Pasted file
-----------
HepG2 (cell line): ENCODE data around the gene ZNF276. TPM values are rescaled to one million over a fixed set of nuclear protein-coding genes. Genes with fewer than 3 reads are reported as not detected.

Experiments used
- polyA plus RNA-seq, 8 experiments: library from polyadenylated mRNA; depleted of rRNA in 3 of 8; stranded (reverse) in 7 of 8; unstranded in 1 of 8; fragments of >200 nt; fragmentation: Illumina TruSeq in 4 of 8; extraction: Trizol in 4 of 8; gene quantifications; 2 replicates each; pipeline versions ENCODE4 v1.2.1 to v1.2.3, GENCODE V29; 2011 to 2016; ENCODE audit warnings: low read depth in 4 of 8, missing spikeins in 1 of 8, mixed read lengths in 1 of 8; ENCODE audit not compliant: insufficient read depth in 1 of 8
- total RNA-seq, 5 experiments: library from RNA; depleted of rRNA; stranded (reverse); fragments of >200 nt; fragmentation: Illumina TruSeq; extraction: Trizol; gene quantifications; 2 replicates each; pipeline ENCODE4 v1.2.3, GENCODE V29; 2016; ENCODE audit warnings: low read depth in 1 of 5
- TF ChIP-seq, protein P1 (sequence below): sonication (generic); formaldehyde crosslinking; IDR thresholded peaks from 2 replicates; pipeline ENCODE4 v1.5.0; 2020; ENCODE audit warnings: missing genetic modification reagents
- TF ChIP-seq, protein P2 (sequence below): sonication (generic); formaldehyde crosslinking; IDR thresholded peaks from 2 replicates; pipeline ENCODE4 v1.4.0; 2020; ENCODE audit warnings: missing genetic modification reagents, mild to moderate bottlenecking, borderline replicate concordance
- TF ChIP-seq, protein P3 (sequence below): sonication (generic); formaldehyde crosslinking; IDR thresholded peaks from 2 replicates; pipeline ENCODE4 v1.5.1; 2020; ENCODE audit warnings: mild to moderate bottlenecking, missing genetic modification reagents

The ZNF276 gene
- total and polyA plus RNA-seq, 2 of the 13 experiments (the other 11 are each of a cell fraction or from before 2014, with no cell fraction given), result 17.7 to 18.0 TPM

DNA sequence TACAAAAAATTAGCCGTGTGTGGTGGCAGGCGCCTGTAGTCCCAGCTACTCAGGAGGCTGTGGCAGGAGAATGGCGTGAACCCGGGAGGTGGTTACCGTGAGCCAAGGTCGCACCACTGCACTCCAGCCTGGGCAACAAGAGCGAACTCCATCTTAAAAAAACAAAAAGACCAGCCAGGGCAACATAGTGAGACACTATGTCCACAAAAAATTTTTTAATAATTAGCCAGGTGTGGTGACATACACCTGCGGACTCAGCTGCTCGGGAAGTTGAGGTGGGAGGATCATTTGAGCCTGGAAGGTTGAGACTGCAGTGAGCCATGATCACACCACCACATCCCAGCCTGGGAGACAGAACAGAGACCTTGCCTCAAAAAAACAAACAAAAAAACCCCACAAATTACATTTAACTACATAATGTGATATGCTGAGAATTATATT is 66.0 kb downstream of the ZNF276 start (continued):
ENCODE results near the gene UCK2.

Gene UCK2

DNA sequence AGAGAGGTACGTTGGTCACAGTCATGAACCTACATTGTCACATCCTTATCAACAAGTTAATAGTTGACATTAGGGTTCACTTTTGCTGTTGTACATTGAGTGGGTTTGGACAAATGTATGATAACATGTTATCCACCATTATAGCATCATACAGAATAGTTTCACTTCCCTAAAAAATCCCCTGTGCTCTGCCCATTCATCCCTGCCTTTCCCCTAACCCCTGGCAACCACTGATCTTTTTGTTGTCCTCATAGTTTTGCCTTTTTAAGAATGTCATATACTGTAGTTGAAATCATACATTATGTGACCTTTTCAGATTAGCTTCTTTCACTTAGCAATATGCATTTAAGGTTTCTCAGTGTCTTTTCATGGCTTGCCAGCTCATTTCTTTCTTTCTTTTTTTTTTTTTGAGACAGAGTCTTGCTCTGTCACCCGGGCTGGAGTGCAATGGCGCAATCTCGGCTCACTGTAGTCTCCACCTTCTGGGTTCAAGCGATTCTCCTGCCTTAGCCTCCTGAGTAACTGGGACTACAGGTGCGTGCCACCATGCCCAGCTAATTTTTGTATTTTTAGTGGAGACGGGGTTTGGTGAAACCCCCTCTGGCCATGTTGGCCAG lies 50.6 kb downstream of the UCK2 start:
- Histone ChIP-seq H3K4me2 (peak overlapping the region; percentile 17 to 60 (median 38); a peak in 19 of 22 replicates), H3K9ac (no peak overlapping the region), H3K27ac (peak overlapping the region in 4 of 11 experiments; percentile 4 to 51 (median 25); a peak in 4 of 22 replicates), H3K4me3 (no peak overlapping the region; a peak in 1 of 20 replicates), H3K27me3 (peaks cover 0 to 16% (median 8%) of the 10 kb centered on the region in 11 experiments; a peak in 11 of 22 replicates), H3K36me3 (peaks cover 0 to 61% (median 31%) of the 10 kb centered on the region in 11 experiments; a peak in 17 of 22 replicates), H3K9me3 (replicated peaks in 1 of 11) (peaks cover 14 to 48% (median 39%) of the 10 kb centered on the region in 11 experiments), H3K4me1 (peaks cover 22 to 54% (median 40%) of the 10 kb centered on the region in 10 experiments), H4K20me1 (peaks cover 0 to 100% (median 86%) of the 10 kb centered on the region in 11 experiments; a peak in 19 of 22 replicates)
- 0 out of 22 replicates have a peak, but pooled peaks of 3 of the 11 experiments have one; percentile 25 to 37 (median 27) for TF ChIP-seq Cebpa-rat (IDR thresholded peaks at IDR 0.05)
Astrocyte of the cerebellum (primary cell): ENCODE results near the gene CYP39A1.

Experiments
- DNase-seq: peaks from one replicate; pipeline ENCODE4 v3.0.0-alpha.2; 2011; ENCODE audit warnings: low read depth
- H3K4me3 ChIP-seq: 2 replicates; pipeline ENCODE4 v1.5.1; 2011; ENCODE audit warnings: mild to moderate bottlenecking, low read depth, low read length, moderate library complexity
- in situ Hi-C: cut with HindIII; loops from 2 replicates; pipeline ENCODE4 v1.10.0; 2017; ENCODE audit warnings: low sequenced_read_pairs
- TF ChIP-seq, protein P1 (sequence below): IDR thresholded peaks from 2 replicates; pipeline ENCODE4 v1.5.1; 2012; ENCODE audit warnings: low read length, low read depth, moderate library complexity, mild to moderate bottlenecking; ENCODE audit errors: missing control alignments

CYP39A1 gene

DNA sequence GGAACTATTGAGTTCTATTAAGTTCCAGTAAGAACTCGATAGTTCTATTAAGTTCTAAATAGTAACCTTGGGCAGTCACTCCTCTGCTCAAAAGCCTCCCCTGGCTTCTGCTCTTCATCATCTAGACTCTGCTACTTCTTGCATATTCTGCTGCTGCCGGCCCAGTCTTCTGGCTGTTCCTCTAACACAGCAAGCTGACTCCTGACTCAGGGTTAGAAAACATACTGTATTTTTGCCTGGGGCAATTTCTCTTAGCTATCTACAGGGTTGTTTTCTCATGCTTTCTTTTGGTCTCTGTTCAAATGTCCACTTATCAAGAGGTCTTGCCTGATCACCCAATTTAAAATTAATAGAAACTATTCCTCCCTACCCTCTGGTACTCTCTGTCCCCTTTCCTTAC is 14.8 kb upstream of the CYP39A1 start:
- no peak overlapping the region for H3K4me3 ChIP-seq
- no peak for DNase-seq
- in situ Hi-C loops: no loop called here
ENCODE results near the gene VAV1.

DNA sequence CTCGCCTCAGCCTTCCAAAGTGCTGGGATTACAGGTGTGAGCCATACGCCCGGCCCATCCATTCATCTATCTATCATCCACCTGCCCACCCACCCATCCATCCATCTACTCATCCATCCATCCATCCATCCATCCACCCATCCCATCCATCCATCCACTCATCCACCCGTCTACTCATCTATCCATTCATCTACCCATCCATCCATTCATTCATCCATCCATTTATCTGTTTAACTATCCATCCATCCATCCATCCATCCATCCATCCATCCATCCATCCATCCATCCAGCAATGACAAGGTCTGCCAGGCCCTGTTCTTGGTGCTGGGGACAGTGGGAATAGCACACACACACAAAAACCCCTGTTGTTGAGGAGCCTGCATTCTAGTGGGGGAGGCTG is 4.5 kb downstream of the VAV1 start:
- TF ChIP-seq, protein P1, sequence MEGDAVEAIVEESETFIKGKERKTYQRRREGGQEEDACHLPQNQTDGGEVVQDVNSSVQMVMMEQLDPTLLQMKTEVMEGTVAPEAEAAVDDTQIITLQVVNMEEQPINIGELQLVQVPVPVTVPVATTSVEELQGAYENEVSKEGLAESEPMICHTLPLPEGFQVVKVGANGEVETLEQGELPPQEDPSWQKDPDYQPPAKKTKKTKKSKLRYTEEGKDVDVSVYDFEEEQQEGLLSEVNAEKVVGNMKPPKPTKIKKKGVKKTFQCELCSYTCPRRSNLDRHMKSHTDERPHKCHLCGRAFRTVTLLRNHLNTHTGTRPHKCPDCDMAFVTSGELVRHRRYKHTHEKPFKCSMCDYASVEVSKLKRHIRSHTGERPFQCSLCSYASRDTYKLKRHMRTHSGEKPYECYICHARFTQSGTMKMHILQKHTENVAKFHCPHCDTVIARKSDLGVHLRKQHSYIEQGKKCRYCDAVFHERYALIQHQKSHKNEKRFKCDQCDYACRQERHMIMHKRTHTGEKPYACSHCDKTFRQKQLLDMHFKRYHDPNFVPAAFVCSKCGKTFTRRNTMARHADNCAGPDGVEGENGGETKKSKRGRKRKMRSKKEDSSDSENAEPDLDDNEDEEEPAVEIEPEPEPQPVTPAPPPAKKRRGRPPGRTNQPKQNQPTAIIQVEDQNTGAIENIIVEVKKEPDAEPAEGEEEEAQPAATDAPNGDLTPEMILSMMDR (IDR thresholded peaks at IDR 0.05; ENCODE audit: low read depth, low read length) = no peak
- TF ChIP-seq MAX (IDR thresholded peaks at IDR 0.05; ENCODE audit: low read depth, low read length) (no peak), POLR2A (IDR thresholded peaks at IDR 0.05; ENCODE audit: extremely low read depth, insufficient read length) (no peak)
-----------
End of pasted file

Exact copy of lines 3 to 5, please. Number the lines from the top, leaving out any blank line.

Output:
- polyA plus RNA-seq, 8 experiments: library from polyadenylated mRNA; depleted of rRNA in 3 of 8; stranded (reverse) in 7 of 8; unstranded in 1 of 8; fragments of >200 nt; fragmentation: Illumina TruSeq in 4 of 8; extraction: Trizol in 4 of 8; gene quantifications; 2 replicates each; pipeline versions ENCODE4 v1.2.1 to v1.2.3, GENCODE V29; 2011 to 2016; ENCODE audit warnings: low read depth in 4 of 8, missing spikeins in 1 of 8, mixed read lengths in 1 of 8; ENCODE audit not compliant: insufficient read depth in 1 of 8
- total RNA-seq, 5 experiments: library from RNA; depleted of rRNA; stranded (reverse); fragments of >200 nt; fragmentation: Illumina TruSeq; extraction: Trizol; gene quantifications; 2 replicates each; pipeline ENCODE4 v1.2.3, GENCODE V29; 2016; ENCODE audit warnings: low read depth in 1 of 5
- TF ChIP-seq, protein P1 (sequence below): sonication (generic); formaldehyde crosslinking; IDR thresholded peaks from 2 replicates; pipeline ENCODE4 v1.5.0; 2020; ENCODE audit warnings: missing genetic modification reagents